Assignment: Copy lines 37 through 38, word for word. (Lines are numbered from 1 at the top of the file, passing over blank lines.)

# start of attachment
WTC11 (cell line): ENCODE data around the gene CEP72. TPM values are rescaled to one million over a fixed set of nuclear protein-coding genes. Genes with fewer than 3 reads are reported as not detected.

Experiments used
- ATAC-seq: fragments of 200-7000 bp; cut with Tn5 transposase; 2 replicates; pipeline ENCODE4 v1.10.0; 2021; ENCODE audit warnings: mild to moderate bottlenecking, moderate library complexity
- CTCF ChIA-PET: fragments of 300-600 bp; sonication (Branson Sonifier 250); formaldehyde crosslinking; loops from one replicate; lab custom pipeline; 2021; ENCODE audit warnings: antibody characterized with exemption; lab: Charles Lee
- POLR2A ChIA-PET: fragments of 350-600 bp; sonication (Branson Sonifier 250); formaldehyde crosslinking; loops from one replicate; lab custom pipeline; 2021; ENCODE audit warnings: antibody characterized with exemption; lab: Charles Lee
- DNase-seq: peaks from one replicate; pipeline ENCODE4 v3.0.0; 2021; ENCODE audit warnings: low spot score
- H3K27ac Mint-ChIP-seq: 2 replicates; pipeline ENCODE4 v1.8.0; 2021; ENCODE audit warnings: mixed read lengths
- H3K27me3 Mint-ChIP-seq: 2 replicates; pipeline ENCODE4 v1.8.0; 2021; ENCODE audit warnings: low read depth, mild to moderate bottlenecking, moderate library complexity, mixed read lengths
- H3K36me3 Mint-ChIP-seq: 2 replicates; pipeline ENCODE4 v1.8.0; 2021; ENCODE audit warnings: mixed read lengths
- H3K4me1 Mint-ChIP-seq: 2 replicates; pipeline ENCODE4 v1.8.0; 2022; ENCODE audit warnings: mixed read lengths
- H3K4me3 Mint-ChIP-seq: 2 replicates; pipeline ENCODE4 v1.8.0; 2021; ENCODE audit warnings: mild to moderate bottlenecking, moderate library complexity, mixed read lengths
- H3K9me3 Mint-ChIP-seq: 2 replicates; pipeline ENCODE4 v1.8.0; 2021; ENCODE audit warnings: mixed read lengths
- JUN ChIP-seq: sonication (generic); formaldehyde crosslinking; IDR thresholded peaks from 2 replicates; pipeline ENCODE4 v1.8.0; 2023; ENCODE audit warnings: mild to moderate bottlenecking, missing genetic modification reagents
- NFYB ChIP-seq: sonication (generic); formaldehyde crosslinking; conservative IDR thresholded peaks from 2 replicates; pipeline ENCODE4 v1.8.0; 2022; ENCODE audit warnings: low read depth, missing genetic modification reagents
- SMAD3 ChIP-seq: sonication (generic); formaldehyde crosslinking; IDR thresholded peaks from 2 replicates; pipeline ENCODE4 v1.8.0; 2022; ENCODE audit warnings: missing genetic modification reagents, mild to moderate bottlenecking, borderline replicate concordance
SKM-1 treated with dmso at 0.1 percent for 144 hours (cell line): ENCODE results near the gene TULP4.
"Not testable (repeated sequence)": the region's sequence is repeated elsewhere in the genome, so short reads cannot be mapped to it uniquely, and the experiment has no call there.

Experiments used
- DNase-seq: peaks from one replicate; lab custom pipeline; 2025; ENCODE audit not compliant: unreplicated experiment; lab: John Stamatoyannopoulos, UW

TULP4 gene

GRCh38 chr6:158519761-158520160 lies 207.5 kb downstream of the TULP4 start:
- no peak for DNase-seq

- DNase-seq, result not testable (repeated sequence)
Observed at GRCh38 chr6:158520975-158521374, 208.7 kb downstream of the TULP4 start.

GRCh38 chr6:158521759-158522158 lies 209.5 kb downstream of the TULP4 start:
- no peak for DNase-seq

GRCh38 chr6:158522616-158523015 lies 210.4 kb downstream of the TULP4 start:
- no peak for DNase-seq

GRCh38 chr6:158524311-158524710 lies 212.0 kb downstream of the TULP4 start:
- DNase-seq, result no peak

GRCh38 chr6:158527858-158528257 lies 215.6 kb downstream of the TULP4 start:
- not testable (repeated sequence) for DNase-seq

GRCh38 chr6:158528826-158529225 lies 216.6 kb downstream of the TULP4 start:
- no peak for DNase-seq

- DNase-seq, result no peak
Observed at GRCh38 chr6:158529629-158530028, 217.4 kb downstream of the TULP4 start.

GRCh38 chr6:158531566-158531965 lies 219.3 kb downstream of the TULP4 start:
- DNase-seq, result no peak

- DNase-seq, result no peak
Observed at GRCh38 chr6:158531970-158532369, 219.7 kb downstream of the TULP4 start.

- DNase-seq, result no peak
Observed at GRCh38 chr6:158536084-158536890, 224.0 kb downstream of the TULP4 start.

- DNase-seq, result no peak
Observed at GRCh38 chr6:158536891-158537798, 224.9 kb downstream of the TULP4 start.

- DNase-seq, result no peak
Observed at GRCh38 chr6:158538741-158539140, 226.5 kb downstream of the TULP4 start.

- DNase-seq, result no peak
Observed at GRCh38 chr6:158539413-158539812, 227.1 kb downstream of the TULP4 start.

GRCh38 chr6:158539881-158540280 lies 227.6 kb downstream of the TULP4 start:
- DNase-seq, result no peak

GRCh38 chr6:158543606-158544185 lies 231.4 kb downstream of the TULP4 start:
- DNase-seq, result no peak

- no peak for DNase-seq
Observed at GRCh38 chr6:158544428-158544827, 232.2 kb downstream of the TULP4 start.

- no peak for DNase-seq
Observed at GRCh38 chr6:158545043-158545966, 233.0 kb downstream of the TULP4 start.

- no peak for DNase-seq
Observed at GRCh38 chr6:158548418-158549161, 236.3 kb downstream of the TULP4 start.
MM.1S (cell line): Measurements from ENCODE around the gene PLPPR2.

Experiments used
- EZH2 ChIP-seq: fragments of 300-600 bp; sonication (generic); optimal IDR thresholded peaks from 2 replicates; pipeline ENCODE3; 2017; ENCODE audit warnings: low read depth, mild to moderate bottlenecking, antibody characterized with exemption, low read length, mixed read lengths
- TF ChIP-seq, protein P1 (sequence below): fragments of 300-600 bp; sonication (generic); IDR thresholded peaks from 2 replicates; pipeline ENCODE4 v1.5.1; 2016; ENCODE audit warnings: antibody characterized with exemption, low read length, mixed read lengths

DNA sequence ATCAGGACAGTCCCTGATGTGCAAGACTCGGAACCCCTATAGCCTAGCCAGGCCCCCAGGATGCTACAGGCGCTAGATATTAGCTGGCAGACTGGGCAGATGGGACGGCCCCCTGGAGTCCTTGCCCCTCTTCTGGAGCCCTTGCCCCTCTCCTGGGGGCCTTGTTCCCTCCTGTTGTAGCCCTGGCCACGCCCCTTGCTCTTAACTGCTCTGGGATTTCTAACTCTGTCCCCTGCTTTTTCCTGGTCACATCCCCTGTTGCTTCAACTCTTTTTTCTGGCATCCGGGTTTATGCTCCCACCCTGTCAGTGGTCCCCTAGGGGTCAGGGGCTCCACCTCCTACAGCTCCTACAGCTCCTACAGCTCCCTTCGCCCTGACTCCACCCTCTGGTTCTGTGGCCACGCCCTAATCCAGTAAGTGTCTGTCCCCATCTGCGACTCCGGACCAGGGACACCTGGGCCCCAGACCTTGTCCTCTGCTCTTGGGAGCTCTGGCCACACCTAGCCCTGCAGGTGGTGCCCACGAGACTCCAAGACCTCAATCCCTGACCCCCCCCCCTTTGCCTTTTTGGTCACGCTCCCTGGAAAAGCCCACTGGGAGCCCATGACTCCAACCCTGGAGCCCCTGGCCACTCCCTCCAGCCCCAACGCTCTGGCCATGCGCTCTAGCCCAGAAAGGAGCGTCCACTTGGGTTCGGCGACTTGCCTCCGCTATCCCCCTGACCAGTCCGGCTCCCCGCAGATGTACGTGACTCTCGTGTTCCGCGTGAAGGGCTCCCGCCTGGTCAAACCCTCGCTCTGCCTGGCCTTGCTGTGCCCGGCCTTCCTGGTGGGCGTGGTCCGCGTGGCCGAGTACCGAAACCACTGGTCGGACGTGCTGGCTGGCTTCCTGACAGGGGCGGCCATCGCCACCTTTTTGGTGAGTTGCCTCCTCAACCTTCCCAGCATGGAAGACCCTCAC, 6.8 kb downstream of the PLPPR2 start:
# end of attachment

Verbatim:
GRCh38 chr6:158531566-158531965 lies 219.3 kb downstream of the TULP4 start:
- DNase-seq, result no peak